26/04/2014 05:22 BST | Updated 28/04/2014 07:59 BST

Henry Miller, British Tourist, Found Dead After 'Hallucination' Drug Ritual Went Wrong In Colombia

Wade Davis via Getty Images
Barasana men transformed through ritual and the ingestion of yage into the ancestors dance for three days and nights in honor of Cassava woman, Rio Piraparana, Vaupes Department, Colombia, 2009. (Photo by Wade Davis/Getty Images)

The family of a teenager who died in South America after taking hallucinogenic drugs during a tribal ritual have paid tribute to a much loved son and brother.

Henry Miller, 19, from Bristol, was in a remote rainforest area of Colombia with other tourists when he took the drug with a local tribe.

Mr Miller, who was due to go to university in September, is understood to have taken Yage, which brings on vivid hallucinations and supposedly spiritual experiences.

His parents Elizabeth and David, and brother Freddie, said he had reacted to the plant infusion after the hostel he was staying at recommended he drink it.

In a statement to the Bristol Post, Mr Miller said: "In the last 48 hours we received the exceptionally sad news that our son Henry has died whilst travelling in Colombia.

"We are being informed of the circumstances through the Foreign Office. He was in the remote Putumayo region.

"We understand that he took part in a local tribal ritual recommended by the hostel that he was staying at.

"The ritual involves a drink made from local plant infusions.

"We are awaiting further information from the Foreign Office but it is likely that a reaction to this drink was the cause.''

Mr Miller added: "Henry was an adventurous person who travelled extensively. He was polite, popular with a great sense of humour and was very much loved by his family and his many friends.

"We hope we can all be given the time and space to come to terms with what has happened and to grieve for our son and brother.''

A fellow traveller said Mr Miller drank a cup of the drug twice, on Sunday and Tuesday, while in the remote town of Mocoa in the Putumayo region.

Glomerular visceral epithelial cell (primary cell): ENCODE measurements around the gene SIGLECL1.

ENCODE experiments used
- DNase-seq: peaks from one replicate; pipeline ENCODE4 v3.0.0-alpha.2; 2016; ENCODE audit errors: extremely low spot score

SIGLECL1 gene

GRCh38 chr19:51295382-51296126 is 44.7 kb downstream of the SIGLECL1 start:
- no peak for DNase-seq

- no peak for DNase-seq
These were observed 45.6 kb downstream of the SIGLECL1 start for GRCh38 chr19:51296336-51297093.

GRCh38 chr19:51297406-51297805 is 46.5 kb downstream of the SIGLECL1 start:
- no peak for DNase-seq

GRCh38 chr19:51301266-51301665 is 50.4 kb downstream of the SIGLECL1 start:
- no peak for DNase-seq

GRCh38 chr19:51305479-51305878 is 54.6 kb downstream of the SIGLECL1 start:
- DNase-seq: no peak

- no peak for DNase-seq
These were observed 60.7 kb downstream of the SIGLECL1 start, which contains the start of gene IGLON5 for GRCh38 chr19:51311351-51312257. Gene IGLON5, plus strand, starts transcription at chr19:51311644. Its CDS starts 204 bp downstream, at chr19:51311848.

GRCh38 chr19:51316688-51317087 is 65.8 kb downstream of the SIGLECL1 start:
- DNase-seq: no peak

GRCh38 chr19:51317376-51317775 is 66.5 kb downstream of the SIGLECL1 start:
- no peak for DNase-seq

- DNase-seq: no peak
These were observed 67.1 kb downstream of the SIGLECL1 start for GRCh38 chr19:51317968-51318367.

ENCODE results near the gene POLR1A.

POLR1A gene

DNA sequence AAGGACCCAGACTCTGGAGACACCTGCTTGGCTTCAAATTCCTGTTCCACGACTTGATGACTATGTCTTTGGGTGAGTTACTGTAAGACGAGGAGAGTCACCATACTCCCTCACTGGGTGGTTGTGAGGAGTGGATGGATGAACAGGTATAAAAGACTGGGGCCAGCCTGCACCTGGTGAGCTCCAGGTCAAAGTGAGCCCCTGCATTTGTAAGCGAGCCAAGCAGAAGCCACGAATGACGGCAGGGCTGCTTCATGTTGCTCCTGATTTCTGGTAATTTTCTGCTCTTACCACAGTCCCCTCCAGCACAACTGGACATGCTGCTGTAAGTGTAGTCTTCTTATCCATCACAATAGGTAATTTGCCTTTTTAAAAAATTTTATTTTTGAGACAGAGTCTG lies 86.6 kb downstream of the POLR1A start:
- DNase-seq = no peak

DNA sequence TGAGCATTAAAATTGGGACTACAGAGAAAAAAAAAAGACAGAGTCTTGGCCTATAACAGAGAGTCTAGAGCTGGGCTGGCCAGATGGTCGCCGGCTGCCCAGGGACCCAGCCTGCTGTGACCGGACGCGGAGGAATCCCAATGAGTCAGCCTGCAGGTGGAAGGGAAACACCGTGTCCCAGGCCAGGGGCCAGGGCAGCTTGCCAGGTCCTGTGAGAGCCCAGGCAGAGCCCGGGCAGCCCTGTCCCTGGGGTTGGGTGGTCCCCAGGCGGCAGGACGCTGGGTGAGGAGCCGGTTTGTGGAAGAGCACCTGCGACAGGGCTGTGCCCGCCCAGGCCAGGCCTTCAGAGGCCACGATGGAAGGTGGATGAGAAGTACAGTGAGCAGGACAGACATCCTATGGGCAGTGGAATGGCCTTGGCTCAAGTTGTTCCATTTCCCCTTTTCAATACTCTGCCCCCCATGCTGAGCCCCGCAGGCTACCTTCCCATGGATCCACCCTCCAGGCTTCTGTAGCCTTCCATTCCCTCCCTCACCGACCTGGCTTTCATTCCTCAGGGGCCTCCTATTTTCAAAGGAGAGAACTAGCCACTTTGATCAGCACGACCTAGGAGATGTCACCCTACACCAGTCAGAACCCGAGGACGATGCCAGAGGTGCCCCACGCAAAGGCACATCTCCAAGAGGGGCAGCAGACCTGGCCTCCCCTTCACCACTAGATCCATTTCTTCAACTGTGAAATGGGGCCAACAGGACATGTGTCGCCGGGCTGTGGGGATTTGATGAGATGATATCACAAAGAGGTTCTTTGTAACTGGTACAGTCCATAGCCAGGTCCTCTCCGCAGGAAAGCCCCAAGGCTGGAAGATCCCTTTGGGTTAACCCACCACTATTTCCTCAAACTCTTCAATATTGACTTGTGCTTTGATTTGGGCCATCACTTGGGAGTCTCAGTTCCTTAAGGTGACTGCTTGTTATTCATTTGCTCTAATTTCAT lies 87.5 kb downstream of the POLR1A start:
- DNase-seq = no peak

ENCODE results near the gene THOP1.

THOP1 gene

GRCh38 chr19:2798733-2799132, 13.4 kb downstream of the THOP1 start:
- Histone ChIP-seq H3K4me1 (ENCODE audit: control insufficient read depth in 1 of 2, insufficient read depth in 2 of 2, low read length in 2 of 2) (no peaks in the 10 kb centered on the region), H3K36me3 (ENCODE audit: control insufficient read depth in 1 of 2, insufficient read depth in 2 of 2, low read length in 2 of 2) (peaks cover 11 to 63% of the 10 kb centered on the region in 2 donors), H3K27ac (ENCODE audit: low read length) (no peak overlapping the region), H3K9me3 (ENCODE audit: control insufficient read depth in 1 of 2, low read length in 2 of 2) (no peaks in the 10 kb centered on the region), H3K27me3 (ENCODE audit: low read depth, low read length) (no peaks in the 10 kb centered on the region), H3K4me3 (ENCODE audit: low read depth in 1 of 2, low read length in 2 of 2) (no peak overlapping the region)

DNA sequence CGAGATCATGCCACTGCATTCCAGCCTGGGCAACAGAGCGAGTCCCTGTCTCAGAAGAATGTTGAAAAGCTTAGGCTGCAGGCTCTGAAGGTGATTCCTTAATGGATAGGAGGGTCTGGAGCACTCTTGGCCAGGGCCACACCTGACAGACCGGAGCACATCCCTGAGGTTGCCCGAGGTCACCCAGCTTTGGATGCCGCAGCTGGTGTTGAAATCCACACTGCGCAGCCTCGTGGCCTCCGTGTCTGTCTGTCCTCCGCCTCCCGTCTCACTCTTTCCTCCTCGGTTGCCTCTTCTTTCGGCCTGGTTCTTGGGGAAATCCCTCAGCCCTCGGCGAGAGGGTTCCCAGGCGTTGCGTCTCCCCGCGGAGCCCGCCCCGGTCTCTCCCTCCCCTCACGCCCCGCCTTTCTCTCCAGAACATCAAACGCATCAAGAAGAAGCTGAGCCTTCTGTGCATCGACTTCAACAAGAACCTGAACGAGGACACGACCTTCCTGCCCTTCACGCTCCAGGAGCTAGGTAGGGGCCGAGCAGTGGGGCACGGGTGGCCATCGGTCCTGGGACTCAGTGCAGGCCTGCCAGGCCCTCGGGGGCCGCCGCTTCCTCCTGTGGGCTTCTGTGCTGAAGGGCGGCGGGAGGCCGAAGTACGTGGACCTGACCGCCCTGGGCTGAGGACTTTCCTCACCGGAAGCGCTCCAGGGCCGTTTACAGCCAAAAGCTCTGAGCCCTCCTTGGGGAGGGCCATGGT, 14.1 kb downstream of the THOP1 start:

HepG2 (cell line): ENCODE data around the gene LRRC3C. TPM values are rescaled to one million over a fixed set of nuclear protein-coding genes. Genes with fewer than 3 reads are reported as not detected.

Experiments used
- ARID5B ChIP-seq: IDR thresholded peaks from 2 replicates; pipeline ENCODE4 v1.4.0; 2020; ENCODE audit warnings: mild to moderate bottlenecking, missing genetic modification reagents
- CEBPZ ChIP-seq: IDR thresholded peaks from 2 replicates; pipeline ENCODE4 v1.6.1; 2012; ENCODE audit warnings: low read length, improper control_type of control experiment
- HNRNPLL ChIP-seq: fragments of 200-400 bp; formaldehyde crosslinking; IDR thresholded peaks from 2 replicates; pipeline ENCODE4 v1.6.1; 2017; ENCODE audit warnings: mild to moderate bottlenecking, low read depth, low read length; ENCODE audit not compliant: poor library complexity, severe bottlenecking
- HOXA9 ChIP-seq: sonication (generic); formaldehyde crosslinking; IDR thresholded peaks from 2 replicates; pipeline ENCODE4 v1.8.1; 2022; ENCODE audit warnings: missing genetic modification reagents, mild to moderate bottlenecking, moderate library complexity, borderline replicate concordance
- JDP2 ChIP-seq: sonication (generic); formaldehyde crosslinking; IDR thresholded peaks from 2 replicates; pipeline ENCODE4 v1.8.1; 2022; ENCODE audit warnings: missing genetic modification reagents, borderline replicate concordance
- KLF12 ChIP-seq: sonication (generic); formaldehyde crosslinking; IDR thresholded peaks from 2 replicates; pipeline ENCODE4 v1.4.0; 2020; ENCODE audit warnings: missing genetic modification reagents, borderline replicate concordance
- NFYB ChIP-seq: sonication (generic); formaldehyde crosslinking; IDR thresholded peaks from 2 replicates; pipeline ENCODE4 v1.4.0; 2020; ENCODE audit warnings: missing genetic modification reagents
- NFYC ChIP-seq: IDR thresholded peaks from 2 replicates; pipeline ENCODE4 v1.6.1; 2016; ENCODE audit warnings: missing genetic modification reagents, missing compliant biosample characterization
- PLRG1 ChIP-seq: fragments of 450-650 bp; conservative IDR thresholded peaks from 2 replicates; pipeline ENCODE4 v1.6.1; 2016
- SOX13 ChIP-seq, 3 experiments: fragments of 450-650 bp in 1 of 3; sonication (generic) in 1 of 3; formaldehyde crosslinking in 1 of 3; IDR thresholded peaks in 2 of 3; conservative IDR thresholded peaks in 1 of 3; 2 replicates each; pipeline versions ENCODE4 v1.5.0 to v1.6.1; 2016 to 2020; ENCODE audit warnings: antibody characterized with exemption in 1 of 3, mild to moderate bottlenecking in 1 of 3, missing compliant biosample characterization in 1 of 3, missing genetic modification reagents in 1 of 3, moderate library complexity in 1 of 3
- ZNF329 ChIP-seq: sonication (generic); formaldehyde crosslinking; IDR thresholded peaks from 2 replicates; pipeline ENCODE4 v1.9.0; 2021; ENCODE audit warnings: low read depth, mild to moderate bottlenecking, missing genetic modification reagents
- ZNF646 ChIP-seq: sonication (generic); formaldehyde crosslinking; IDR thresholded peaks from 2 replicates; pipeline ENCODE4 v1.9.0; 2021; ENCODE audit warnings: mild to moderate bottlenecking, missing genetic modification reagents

A friend met Mr Miller on Sunday when they travelled together from a hostel in Mocoa to land belonging to a local shaman.

The friend, who asked not to be named, said the drug had no effect on Mr Miller the first time but on the second occasion he became very ill.

He said the group of about eight people, including Mr Miller, were all sick after drinking the drug, a normal reaction to its unpleasant taste.

But while the rest of the group came around from the "trip'', Mr Miller did not.

The friend, 27, told the Daily Mail: "He just got worse and worse. He was lying face down on the ground making very weird breathing noises. We picked him up and put him in a chair.

"He wasn't speaking, he was lashing out with his hands and feet. Then he started making weird animal noises, pig sounds and at one point he tried to fly.

"He kept saying, 'What's going on, oh my God' and holding his face.''

The shaman's family told the tourists they would look after him but when they woke up in the morning Mr Miller was not there.

Police arrived and showed them a picture of Mr Miller's body, which was reported to have been dumped by a dirt road.

The friend said police told them he had a crack on his head and that they thought he may have fallen or been thrown from a motorbike.

He said: "Henry was a complete innocent. He had no ego, he was very kind. He was the last person this should have happened to.''

A spokesman for the Foreign Office said: "We are aware of the death of a British national on April 23 in Colombia. We are providing consular assistance to the family at this very difficult time.''

Yage, also known as Ayahuasca, is a psychedelic drink made from leaves and is used by native people in South America for healing and spiritual purposes.

It is also known to cause nausea, diarrhoea and psychological distress.

The effects of the drug were documented by writer William S Burroughs in his book The Yage Letters, in which he wrote to poet Allen Ginsberg of his mind-altering experiences.